Nivkh as a Uralo-Siberian language

  • In his magnificent book on the language relations across Bering Strait (1998), Michael Fortescue does not consider Nivkh (Gilyak) to be a Uralo-Siberian language. Elsewhere I have argued that the Indo-European verbal system can be understood in terms of its Indo-Uralic origins (2001). All of these languages belong to Joseph Greenberg’s Eurasiatic macro-family (2000). In the following I intend to reconsider the grammatical evidence for including Nivkh into the Uralo-Siberian language family. The Indo-Uralic evidence is of particular importance because it guarantees a time depth which cannot otherwise be attained.

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Author:Frederik H. H. KortlandtGND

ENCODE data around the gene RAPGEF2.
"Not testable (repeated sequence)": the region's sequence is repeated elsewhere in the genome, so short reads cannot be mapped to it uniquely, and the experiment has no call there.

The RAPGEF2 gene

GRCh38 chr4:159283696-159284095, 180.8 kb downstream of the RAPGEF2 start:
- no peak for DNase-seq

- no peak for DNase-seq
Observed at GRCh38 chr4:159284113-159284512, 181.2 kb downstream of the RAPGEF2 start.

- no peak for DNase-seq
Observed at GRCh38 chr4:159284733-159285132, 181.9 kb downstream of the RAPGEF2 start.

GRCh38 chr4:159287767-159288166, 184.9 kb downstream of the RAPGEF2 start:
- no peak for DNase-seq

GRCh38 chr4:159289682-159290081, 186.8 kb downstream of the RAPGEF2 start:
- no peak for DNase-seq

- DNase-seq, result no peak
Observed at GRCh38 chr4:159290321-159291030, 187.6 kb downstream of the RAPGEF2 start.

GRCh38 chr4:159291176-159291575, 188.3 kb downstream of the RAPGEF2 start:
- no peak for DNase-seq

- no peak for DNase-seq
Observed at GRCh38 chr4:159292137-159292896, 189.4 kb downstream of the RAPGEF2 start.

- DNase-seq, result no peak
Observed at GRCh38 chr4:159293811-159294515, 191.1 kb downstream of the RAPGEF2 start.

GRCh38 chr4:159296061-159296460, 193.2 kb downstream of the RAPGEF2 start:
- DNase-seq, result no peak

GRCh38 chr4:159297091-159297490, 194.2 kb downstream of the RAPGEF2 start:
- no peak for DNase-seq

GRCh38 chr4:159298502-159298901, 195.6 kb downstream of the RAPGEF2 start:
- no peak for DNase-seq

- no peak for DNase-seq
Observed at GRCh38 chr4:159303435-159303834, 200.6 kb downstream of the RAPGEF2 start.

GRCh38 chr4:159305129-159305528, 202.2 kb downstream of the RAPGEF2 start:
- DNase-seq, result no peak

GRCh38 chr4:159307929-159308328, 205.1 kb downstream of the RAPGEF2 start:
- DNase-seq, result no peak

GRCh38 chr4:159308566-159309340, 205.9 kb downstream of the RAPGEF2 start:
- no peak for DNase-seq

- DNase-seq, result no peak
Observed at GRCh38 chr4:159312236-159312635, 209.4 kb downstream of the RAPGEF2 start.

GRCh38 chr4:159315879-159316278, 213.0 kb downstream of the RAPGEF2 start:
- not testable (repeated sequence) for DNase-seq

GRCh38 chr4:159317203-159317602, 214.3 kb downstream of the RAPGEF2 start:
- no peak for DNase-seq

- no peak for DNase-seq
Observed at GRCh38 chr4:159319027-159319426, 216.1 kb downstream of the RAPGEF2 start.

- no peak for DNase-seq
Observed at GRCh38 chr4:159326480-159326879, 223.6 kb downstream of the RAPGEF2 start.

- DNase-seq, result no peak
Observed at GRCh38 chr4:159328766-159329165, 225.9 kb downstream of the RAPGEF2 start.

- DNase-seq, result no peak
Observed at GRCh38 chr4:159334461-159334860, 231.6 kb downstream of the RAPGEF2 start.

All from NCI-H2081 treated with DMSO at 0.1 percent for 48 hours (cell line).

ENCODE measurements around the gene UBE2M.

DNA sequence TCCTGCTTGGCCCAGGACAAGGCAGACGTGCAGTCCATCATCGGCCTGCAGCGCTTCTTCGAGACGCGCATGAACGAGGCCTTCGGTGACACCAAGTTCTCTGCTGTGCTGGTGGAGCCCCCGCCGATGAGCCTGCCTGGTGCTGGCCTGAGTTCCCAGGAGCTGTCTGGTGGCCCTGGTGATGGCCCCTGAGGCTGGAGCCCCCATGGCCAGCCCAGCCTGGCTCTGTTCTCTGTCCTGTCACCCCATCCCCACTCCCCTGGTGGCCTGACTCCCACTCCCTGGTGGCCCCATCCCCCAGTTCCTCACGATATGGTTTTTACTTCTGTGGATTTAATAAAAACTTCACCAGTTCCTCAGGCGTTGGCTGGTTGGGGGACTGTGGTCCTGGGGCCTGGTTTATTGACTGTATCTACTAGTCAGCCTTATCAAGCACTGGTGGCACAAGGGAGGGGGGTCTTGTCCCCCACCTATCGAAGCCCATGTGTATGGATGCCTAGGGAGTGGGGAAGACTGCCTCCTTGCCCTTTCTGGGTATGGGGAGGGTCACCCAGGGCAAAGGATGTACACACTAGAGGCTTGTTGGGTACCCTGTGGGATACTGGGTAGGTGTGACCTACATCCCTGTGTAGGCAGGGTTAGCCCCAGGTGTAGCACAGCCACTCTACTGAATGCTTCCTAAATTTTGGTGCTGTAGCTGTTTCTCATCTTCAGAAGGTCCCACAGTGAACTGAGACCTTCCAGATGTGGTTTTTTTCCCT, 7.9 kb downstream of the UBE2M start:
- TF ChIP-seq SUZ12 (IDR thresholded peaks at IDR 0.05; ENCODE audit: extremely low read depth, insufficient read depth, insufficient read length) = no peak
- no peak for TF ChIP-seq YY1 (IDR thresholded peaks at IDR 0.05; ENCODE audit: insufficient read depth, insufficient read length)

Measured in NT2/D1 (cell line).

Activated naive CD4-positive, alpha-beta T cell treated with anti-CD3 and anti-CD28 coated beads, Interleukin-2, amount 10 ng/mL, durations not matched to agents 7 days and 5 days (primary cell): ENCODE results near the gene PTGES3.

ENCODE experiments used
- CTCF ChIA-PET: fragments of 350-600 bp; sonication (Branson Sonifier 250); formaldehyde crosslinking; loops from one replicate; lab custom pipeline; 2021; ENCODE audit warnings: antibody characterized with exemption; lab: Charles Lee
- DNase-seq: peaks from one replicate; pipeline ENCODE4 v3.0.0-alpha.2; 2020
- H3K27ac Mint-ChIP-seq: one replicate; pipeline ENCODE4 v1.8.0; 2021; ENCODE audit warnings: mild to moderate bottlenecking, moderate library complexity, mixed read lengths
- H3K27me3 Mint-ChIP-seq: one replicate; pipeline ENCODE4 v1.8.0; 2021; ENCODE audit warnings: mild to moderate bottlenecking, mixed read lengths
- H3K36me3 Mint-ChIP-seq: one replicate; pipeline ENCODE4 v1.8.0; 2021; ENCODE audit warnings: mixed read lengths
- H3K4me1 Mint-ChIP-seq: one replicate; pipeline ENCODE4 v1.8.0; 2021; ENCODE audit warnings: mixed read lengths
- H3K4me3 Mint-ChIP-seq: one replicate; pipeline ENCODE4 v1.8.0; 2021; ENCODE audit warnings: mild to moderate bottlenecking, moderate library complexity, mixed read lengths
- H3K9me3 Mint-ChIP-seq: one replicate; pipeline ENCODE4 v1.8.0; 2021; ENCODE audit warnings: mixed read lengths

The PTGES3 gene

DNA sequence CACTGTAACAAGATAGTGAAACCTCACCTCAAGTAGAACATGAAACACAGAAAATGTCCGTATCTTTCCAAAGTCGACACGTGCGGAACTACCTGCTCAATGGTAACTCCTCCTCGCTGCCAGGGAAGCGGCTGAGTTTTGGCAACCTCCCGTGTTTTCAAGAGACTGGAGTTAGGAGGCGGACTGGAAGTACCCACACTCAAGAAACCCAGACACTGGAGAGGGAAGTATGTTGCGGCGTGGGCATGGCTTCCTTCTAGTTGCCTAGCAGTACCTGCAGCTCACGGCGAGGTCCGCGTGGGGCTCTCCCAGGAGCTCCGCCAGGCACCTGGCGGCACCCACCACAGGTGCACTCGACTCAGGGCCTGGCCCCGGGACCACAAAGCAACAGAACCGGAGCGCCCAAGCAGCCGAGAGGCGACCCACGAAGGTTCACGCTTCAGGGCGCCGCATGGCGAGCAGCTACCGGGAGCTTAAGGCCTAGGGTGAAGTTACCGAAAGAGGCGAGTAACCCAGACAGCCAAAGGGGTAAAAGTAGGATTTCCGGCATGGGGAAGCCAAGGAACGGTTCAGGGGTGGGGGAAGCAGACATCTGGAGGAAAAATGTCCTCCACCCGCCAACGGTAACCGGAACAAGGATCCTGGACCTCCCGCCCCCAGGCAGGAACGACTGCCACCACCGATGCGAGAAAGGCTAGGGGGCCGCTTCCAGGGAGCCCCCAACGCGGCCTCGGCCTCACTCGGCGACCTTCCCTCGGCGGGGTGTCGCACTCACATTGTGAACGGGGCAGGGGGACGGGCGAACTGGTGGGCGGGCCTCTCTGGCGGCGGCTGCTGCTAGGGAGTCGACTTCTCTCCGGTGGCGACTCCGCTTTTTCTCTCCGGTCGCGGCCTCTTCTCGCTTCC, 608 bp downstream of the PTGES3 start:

Document Type:Part of a Book
Date of Publication (online):2010/07/07
Year of first Publication:2007
Publishing Institution:Universitätsbibliothek Johann Christian Senckenberg
Release Date:2010/07/07
GND Keyword:Niwchisch
Page Number:5
First Page:1
Last Page:5
Postprint, zuerst in: Per aspera ad asteriscos [Fs. Rasmussen]. - Innsbruck: IBS, 2004, S. 285-289
Source: ; (in:) Per aspera ad asteriscos [Fs. Rasmussen]. - Innsbruck: IBS, 2004, S. 285-289
Dewey Decimal Classification:4 Sprache / 40 Sprache / 400 Sprache
Linguistik-Klassifikation:Linguistik-Klassifikation: Sprachtypologie / Language typology
Licence (German):License LogoDeutsches Urheberrecht